When it comes to duking it out in the most traditional way possible, boxing is the sport that delivers. From the athletes’ skill to the blood, sweat, and tears they shed in the ring, there’s no end to the excitement of these events. But if you’re going to appreciate this sport fully, you must have a solid grasp of its rules, regulations, and core practices. Otherwise, you risk not only finding yourself confused during the match but also not getting all you want out of your time in the spectator’s seat. We’ll discuss all you need to know about this sport and explain the core rules of professional boxing so that you can get in on enjoying the action.
What is Boxing?
Brushing up on your boxing know-how should always start from the beginning. After all, while the objective of boxing is clear from looking at it, several other key elements are moving behind the scenes. Boxing, as one of the world’s oldest sports, revolves around the objective of knocking your opponent to the ground in submission. To do so, two participants fight, trying to hit the other party without being hit themselves.
But modern boxing is a bit more complicated than simply knocking the other person out. Today, a professional match consists of 12 separate rounds, each around two to three minutes. During these periods, fighters deliver as many punches as possible, and three judges provide a score based on their performances. This way, they can more accurately determine a winner even if neither athlete experiences a knockout.
The sport is also broken up by weight class, with lightweight, featherweight, and heavyweight being the dominant three. This system ensures that fighters always go up against someone of a similar build to them. As such, matches are much more fair and exciting. Athletes are also less likely to sustain severe injuries this way.
The original boxers back in 688 BCE fought using their bare hands, but this isn’t the case today. Now, boxers require several pieces of regulation equipment to get their time in the ring. The first is a set of appropriately sized boxing gloves. These items are primarily designed to protect the fighter’s hands. However, they can also help cushion some impact on the receiving end. Boxers also use head and mouth guards to help limit injuries. Don’t think this keeps fighters fully protected; this is still an incredibly brutal sport with a high chance of physical harm.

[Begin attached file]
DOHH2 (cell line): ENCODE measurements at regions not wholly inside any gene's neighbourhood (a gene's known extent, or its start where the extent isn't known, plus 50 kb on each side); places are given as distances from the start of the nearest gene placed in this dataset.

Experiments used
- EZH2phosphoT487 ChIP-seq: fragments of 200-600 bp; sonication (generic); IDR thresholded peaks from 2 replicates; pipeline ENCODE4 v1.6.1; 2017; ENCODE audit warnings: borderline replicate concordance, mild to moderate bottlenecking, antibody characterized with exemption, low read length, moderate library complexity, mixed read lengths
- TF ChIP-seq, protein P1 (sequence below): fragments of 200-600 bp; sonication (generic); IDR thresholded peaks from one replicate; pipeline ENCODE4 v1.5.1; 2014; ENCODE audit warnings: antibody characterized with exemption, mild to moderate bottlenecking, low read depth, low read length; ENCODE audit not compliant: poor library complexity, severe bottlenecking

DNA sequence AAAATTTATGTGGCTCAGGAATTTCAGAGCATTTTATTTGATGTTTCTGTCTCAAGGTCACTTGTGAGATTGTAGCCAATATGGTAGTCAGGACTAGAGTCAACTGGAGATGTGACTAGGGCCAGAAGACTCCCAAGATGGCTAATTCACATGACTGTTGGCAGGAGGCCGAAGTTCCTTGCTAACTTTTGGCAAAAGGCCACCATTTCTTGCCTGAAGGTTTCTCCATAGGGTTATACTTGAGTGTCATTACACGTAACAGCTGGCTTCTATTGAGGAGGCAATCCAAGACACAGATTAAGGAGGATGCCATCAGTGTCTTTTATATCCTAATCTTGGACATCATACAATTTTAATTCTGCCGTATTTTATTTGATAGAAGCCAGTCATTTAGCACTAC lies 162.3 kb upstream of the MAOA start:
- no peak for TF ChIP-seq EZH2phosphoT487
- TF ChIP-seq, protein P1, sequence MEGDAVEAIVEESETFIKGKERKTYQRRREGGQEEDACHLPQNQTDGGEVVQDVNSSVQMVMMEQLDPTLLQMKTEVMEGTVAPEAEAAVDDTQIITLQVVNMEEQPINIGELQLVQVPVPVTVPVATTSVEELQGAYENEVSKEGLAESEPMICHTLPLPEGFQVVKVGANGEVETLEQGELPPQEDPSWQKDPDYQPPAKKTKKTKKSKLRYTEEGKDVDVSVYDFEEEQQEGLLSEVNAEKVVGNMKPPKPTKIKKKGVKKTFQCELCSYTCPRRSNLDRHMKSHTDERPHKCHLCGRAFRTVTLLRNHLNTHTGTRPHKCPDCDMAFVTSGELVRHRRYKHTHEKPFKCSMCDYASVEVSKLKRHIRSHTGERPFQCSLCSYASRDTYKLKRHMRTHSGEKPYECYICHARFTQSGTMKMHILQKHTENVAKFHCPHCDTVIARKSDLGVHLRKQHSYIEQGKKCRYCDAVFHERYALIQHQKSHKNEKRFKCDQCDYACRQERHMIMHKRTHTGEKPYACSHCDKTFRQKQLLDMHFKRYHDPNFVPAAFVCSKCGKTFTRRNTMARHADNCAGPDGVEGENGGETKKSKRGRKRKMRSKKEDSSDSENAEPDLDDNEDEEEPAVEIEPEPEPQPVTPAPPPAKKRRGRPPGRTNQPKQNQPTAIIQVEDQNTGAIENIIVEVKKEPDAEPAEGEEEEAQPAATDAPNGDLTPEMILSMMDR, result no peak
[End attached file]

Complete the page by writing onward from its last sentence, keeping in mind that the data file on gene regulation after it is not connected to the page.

Scoring a Match
When scoring a match, it’s important to understand that three judges each give their appraisal out of 10 points. So, a fighter will receive 10 points or less per round, depending on their performance. At the end of the 12 rounds, the judges tally up the points per fighter, and the athlete with the most points comes out victorious. Most of the time, round scores will read 10-9—10 for the winner and nine for the loser of the round. But the loser can lose more points depending on whether they sustained a knockdown during the round or promoted a count, even an incomplete one, from the referee. If one athlete experiences a knockout, the match automatically rules in favor of the fighter still standing.
Top Boxing Rules To Know
Now that you’re caught up on regulations, we can dive deeper into explaining the more specific rules of professional boxing as they come into play in the ring. These are some of the top guidelines referees enforce during a fight and that you need to know to keep up.
Where To Hit
For the safety of both fighters involved in the match, it’s vital that they only hit their opponent in designated areas. This includes the head, with the necessary head protection, and the upper body. Boxers can’t punch below the belt, along the back, back of the head, neck, or kidneys. Should a fighter do so, they risk the referee calling a foul during the round.
How To Hit
It’s also essential for a boxer to be aware of how they’re hitting their opponent. The only legal type of hit in boxing is a closed fist punch with a boxing glove. As such, they can’t hit with an open hand or wrist or deliver a backhand. They also can’t strike with other body parts like the head, forearm, or elbow. Boxers must also not use the ropes for leverage to issue a more devastating blow. This violates the rules by increasing the amount of force behind the punch and the risk of opponent injury along with it.
Referees give several signals throughout the fight. They could be calling a foul, addressing the judges to deduct points, or calling for a time-out. Regardless of their orders, the fighters must follow them and stop fighting. So, this will be a good indicator for you that they’re enforcing specific rules throughout the match.
As alluded to previously, fouls are any instance where a fighter breaks the official boxing rules during the match. If they hit in the wrong spot or deliver a blow with the wrong part of their body, it can result in a foul with consequences. On a first offense, the referee may warn the fighter. In more severe cases, they could lose points or even undergo disqualification from the match.
Declaring a Knockout
Knockouts involve a boxer falling to the canvas during a round. This is most often from a powerful blow to the head or body that may result in a temporary loss of consciousness. Once the athlete is on the ground, the referee begins counting. Should they get to the count of 10 before the fighter gets back up, it’s a knockout, and the standing fighter wins. The 10-count provides a bit of cushion for the fighter to get back onto their feet, making for a fairer determination and a more suspenseful time for you.
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